Wild Ride – Paraplegic Injured on Roller Coaster Loses Jury Verdict (CA)

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Rogers v. Magic Mountain, LLC (California)

Plaintiff was involved in an accident in 1996, which caused him to suffer from paraplegia and related medical complications.  In 2010, he rode the X2 “4th Dimension” roller coaster at Six Flags Magic Mountain, an amusement park in Valencia, California.  While on the ride, plaintiff suffered a fracture to his right femur.  Plaintiff did not feel the injury as a result of his paraplegia.  A few days later, his right leg was amputated after blood clotting blocked the flow of blood to his leg.  Plaintiff sued the amusement park and the ride manufacturer, alleging premises liability, general negligence and products liability.

The amusement park filed a motion for summary judgment, which was denied by the trial court.  The case continued, and a ten day jury trial ensued.  After trial, the jury issued a special verdict, finding that the amusement park was negligent, but that its negligence was not a substantial factor in causing harm to the plaintiff.  As to the ride manufacturer, the jury found that (1) the ride did not have potential risks that were known at the time of their design, manufacture and sale that would support a failure to warn claim, and (2) the design of the ride was a substantial factor in causing harm to the plaintiff, but that the risks of the ride did not outweigh the benefits of the design.  Therefore, the jury found that neither defendant had legal responsibility for the harm caused to the plaintiff.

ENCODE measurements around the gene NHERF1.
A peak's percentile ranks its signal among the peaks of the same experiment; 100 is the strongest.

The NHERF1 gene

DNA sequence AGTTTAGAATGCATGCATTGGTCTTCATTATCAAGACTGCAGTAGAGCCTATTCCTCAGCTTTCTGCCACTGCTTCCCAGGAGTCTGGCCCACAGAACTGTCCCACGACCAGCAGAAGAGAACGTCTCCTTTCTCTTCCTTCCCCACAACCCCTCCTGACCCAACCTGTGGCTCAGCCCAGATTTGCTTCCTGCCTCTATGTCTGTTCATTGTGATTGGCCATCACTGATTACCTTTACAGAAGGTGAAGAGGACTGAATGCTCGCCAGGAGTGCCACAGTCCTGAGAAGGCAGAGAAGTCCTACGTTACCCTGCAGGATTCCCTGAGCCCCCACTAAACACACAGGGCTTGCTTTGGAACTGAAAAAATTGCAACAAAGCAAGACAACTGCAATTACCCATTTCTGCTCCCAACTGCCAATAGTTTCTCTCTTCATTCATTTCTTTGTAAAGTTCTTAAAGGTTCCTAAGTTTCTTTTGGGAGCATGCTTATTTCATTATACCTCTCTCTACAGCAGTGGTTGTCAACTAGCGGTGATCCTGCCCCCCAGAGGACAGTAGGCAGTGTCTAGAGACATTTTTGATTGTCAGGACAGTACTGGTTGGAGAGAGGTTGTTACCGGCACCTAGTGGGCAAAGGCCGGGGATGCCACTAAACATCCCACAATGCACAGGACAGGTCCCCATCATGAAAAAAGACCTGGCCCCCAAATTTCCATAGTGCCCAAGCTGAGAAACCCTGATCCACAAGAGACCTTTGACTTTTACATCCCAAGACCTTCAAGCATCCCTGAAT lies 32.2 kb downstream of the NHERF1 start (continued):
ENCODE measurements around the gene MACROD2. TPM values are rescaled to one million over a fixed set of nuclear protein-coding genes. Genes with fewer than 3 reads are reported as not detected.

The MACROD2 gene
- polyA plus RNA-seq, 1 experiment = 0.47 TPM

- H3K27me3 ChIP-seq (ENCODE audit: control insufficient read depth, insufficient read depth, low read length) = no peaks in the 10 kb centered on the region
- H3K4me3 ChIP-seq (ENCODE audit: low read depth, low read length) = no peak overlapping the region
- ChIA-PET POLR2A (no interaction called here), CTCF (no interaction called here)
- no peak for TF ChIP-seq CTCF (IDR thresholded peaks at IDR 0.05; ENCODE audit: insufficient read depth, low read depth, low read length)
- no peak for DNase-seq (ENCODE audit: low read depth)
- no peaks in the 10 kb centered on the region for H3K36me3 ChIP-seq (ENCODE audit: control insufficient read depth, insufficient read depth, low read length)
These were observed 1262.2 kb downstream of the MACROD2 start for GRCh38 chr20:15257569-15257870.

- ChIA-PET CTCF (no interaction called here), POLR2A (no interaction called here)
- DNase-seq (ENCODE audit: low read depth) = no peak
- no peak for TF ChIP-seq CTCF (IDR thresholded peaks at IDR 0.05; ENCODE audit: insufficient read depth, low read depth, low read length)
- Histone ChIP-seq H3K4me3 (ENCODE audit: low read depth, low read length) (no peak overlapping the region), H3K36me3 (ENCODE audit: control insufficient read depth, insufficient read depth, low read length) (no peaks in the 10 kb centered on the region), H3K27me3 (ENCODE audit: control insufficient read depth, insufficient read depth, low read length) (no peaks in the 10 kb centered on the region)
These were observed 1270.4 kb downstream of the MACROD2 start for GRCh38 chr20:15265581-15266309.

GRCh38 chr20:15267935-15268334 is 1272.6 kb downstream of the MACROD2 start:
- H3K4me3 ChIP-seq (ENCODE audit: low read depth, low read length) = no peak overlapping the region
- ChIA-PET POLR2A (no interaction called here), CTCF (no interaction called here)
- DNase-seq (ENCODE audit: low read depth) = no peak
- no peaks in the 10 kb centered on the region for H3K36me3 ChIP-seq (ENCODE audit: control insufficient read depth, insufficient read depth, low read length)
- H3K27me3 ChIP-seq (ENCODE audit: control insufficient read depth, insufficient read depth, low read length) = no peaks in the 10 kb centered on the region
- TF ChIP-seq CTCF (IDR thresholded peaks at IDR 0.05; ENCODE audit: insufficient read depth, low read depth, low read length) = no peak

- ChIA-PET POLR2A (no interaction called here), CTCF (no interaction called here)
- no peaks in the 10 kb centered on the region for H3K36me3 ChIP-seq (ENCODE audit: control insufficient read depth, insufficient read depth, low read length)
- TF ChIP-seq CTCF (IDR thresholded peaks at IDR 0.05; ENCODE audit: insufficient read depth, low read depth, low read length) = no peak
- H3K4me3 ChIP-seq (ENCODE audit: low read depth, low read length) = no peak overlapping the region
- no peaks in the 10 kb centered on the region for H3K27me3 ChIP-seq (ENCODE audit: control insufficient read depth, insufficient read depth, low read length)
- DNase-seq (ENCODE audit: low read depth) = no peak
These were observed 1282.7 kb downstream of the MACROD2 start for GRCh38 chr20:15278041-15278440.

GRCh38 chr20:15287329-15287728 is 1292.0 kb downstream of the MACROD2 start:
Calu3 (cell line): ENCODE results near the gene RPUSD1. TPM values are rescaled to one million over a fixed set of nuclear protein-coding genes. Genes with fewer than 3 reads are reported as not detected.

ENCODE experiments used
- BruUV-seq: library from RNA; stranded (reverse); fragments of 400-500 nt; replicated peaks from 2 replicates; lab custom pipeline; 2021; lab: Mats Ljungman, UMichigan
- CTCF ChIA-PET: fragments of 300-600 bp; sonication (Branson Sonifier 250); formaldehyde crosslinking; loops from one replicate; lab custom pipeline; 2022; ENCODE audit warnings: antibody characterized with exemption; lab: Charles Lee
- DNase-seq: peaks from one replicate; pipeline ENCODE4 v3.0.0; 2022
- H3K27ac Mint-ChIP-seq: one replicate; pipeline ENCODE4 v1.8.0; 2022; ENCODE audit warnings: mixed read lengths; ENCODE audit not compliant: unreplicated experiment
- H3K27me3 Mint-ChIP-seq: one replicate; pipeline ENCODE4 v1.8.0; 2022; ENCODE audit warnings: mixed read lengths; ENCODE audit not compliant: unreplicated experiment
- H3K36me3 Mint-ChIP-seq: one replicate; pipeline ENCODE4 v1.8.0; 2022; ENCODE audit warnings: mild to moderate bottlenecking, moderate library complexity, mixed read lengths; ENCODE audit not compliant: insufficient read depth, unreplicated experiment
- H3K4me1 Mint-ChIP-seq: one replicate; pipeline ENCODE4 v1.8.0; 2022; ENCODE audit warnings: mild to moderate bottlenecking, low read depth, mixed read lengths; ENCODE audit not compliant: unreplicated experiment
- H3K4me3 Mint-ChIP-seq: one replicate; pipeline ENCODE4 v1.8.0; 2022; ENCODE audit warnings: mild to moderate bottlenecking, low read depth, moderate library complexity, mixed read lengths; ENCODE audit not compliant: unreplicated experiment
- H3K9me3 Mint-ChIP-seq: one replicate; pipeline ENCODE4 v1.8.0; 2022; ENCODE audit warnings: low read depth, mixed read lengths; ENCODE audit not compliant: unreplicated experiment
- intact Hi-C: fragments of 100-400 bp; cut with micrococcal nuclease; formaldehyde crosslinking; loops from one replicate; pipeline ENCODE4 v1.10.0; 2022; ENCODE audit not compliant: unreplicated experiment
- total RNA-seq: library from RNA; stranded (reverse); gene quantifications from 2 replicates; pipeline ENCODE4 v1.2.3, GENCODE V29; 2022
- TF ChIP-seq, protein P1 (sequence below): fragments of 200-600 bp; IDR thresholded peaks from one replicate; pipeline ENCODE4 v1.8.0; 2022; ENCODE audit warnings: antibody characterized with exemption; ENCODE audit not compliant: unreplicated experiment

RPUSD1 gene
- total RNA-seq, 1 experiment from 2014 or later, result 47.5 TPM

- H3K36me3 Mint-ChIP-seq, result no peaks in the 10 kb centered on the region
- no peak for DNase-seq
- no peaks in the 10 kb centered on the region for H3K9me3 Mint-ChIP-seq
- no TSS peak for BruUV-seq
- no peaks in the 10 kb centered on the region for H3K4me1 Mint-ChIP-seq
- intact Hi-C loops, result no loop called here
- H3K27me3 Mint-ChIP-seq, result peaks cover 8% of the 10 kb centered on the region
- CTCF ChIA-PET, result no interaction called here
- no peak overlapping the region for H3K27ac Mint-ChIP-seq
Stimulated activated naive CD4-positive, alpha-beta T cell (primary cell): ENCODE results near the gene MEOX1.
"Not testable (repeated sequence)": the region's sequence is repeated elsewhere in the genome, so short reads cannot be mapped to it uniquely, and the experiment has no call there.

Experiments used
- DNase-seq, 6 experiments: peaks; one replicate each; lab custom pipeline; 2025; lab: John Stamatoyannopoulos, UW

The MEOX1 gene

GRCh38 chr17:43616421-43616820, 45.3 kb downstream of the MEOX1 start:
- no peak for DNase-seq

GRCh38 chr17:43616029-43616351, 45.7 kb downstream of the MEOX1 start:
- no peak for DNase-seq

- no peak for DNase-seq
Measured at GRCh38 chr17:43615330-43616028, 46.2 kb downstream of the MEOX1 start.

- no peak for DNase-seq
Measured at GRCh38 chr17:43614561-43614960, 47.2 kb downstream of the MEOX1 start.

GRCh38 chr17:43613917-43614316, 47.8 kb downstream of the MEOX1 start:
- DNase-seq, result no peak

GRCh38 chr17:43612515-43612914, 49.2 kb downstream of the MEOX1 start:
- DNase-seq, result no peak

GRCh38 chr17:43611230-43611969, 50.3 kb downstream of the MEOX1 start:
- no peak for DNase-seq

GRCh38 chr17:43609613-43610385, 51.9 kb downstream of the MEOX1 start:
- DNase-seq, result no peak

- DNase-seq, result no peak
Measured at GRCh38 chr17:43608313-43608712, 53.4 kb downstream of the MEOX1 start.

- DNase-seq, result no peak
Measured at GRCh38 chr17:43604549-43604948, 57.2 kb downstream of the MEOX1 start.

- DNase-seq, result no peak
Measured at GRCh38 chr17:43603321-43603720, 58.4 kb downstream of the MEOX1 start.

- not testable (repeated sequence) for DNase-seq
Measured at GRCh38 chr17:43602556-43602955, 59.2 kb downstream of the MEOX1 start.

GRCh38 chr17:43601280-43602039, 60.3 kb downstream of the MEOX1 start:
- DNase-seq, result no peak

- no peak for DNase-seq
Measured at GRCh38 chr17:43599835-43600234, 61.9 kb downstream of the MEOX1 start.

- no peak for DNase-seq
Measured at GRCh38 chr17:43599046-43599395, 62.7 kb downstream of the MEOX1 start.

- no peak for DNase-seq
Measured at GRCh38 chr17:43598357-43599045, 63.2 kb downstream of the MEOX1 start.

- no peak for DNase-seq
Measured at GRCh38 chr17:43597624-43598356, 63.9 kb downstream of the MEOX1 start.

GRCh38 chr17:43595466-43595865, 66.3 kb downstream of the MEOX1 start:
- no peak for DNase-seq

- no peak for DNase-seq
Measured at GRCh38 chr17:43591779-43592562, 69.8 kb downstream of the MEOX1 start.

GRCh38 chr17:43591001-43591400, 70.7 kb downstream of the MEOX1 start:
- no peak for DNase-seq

Plaintiff appealed the decision contending that the special verdict was defective and the evidence was insufficient to support the special verdict.  However, the Court of Appeal disagreed and affirmed the judgment in favor of the defendants.  The Court noted that the plaintiff had not objected to the special verdict or any of its stipulated changes.  Regardless, the Court did not find any inconsistency, ambiguity, or unresolved issue in the special verdict.  Plaintiff complained that the jury had improperly allocated 100% fault to the plaintiff without first finding that the plaintiff was negligent.  However, the Court explained that the specific allocation of fault to the plaintiff was merely an “irregularity,” and not an “inconsistency.”  The jury had already determined that neither defendant’s was responsible (the park’s negligence did not cause the harm and the risk of the manufacturer’s design did not outweigh its benefits).  As a result, the Court noted that “it [did] not matter whether plaintiff was negligent or not — he [could not] recover from defendants.”  According to the Court, “the issues of negligence and causation were properly presented to the jury in the special verdict form.”  The Court was also convinced that “there was ample evidence from which the jury could properly conclude that [manufacturer] was unaware of potential risks at the time the X2 vehicles were designed.”

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